IOC has a minority stake in Israel-based startup Phinergy that specialises in aluminium-air and zinc-air battery systems. It will soon finalise plans for a GigaWatt scale EV battery manufacturing plant jointly with an Israeli company. The battery made with aluminum, which is abundantly available in India, will have the capability to return about 400 km. Indian Oil is is talks with most of the OEMs on its battery plans.
SSV Ramakumar, Director (R&D), Indian Oil said it is gearing up for energy transitions and its petrol pumps will be able to offer not just petrol and diesel but methanol, ethanol, CNG, LNG, battery-swapping services and electric vehicle charging facilities.
The reason why IOCL is evaluating the Al-air batteries is because of its lightweight and not having the necessity to electrically charge the batteries, unlike Lithium-ion variants. These batteries are one-fourth the weight of Lithium-ion batteries, and run more than double the lithium-ion batteries on a single charge. “The proven range in India of any variant of Lithium-ion battery is between 150-200 km/charge, but Aluminium-air batteries even on a modest expectation run more than 400 km/charge.”
There is no mechanical electric charging or replacement required for Aluminium batteries. “It is just the replacement of Aluminium metallic plate gets converted to Aluminium Trihydroxide, from which the aluminium can be reclaimed. The Trihydroxide also has other industrial applications and is directly traded or sold in the market,” claims Ramakumar.
Ethanol may not be a workable solution in India because we will face an ethical dilemma of feeding people vs vehicles. ALthough governments favour the ethanol approach as it may provide additional income to farmers, we should factor in the cost of resources used like water. Even fertiliser is mostly petroleum based - and once we run out of petroleum, fertiliser shortages may happen.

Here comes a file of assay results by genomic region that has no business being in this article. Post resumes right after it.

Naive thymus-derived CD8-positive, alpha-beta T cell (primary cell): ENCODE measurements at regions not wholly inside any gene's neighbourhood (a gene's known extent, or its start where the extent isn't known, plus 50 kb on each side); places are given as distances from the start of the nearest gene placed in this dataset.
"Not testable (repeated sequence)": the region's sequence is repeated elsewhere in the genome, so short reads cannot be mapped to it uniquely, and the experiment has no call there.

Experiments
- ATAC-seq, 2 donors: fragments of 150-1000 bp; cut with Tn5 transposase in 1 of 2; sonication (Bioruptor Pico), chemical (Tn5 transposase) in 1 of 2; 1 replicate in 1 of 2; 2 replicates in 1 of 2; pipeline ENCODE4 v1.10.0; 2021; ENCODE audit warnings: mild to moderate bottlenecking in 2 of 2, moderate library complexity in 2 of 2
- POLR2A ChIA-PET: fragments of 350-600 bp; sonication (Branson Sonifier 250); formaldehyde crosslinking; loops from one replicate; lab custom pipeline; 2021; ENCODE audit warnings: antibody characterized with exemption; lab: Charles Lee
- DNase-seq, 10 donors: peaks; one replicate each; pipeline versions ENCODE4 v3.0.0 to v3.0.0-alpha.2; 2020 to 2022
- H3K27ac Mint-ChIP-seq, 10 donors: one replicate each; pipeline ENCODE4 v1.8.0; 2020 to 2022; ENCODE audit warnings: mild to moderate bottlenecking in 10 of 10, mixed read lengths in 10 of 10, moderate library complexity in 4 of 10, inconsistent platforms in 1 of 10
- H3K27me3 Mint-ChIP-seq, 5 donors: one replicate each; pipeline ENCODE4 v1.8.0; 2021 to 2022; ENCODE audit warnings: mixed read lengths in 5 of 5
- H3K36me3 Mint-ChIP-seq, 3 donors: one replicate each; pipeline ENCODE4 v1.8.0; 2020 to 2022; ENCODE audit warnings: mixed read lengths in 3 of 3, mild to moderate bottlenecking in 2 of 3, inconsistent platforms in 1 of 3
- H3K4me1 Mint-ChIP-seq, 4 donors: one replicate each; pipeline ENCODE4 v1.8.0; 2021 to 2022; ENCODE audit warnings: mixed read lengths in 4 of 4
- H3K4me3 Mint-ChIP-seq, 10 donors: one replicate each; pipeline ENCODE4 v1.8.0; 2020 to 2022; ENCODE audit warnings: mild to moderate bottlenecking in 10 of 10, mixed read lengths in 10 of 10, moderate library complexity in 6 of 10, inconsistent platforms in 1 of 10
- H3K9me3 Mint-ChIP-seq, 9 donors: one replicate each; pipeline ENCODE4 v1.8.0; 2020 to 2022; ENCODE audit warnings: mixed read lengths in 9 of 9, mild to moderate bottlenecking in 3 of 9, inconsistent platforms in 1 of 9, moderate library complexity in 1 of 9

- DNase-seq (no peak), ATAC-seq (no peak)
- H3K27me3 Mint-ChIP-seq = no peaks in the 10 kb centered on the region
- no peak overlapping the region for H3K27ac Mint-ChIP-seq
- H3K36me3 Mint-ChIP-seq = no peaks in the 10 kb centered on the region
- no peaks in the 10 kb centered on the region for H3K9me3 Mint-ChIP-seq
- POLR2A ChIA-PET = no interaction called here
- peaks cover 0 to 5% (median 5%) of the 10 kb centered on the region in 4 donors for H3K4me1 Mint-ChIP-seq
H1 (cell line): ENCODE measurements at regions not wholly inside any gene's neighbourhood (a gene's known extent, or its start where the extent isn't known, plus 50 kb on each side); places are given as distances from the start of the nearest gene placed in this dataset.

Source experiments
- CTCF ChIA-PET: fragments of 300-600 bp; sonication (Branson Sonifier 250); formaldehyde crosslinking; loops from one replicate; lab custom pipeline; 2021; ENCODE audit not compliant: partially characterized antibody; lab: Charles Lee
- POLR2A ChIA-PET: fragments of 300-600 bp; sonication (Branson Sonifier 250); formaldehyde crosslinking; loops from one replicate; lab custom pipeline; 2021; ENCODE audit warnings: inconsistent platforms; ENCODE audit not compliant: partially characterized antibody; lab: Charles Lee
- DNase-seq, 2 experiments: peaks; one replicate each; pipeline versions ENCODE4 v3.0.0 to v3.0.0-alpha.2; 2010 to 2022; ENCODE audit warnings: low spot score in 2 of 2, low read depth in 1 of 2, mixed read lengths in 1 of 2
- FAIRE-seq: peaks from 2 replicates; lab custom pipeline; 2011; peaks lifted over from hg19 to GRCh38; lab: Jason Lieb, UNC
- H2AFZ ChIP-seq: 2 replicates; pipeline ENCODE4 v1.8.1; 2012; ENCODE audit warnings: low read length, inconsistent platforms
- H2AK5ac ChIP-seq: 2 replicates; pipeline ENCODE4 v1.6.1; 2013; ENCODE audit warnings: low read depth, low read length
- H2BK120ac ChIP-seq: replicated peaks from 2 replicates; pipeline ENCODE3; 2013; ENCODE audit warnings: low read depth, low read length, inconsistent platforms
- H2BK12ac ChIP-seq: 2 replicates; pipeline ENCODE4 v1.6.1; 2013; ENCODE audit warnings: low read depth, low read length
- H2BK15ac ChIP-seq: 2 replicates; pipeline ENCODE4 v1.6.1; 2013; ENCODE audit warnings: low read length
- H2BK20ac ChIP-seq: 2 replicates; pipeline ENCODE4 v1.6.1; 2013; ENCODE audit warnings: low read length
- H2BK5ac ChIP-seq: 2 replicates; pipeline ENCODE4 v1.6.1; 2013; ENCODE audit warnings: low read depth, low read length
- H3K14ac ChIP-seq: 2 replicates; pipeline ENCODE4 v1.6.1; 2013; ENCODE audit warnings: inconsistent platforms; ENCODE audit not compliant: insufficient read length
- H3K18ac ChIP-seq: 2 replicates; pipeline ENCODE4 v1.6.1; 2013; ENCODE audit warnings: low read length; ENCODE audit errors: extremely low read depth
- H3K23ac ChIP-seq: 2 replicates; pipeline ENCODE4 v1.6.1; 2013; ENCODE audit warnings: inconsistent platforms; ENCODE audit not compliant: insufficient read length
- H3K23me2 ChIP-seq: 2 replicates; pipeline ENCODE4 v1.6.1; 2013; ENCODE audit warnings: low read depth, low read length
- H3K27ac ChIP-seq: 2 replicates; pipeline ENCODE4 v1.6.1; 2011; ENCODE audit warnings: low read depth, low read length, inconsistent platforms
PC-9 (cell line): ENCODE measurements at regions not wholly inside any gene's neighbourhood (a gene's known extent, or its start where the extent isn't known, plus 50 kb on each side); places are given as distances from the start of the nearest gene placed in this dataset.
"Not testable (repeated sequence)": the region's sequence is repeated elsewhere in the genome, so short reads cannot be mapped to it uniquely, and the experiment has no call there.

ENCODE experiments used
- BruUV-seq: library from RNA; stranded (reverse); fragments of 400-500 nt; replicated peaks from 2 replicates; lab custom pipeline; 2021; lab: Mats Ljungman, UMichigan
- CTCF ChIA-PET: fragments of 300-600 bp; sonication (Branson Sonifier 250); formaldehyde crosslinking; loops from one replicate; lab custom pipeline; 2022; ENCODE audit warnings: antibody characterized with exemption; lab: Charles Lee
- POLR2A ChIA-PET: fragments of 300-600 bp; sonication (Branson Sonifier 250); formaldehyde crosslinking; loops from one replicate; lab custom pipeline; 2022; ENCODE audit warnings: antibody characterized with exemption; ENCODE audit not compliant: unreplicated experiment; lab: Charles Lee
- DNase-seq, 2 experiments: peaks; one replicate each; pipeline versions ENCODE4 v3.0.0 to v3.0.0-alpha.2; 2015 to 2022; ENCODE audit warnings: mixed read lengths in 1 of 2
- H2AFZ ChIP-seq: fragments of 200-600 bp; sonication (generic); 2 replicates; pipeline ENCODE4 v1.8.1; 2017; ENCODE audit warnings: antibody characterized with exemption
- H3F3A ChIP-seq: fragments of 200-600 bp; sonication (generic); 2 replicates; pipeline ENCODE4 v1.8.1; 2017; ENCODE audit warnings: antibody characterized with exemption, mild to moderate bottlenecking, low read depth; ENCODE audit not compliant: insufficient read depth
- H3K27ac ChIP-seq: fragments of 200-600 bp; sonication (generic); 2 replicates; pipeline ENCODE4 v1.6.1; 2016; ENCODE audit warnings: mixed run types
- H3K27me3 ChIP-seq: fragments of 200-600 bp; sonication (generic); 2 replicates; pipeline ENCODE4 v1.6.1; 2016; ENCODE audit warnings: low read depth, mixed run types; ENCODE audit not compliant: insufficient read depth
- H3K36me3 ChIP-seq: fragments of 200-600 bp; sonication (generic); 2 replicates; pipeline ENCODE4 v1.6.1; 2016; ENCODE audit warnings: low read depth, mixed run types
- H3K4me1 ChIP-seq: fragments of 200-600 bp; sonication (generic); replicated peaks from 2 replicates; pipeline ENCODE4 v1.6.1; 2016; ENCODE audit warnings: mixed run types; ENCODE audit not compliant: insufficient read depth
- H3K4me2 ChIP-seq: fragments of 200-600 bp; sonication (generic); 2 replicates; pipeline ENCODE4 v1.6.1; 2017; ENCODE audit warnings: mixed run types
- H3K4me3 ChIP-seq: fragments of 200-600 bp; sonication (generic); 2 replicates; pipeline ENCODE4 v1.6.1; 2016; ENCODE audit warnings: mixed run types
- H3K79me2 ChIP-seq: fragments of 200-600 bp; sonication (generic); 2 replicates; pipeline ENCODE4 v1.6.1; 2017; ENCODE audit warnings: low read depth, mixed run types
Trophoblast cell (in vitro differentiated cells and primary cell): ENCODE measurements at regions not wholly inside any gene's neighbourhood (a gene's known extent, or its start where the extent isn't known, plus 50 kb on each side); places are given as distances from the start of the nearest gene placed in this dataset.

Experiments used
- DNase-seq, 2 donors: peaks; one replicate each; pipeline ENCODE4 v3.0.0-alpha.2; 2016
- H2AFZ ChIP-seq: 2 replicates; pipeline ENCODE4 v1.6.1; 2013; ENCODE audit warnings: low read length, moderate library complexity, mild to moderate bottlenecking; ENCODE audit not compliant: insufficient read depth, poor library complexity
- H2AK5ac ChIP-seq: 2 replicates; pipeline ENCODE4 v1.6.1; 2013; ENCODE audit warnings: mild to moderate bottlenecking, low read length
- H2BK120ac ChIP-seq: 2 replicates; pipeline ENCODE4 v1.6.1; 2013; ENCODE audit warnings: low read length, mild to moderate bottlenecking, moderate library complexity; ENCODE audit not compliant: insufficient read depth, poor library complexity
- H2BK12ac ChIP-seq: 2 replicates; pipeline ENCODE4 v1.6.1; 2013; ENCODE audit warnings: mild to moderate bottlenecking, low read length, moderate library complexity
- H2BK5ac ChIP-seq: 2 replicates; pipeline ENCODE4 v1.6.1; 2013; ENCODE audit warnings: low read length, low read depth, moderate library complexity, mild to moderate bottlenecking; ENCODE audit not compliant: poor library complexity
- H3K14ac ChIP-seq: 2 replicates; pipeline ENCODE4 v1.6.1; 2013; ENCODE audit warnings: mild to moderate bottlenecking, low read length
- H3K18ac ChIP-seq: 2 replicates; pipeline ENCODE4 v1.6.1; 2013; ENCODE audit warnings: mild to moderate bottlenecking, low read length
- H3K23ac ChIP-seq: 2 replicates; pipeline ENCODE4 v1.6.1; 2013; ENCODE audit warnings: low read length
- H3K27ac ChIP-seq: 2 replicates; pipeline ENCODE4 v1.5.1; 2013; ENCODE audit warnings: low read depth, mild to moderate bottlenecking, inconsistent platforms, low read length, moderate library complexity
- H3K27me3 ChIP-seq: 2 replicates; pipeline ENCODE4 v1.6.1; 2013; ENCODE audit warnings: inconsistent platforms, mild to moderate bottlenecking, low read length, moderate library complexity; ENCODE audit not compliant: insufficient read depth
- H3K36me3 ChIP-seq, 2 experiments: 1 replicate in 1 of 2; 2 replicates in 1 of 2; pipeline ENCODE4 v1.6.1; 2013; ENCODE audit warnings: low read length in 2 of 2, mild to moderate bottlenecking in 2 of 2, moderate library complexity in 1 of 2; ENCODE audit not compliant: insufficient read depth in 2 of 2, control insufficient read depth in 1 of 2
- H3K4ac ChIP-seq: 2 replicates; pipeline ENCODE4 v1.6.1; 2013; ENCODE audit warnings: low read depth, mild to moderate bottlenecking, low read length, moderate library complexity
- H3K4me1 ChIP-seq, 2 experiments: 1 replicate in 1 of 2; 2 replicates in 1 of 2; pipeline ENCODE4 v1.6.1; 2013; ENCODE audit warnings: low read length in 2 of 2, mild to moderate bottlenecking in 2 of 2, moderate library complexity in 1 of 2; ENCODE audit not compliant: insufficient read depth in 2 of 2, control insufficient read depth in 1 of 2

So the moot question is: Can Indian Oil kind of companies move from fuels to fuel cells? Oil companies world wide have favoured the fuel cell approach - because it requires a liquid. Not room temperature one. But the companies believe that they are experts in handling liquids and gases. And also in retailing them across highways. Our take is that hydrogen will dominate the trucking market in the years to come. So in that sense the companies have a hope. Whether they are able to find success in swapping and charging stations - am not too sure. Because in charging stations they are competing with parking lots. Electricity meters are easier to install than fuel tanks. And the cost of real estate matters. Prime real estate is not cost effective for what in a sense would be an EV warehousing operation. It might make more sense in swapping, as you only need to store batteries at your place, not vehicles. And you can go vertical in storage and make it more cost effective. For swapping to happen, what would help most is standardisation. And government policy. So what oil companies' real asset is going to be their government lobbying power. Instead of investing in R and D in the fundamental sense of the word, oil companies would be better off helping auto companies and governments set uniform standards for batteries. And work on safety in charging, swapping and storage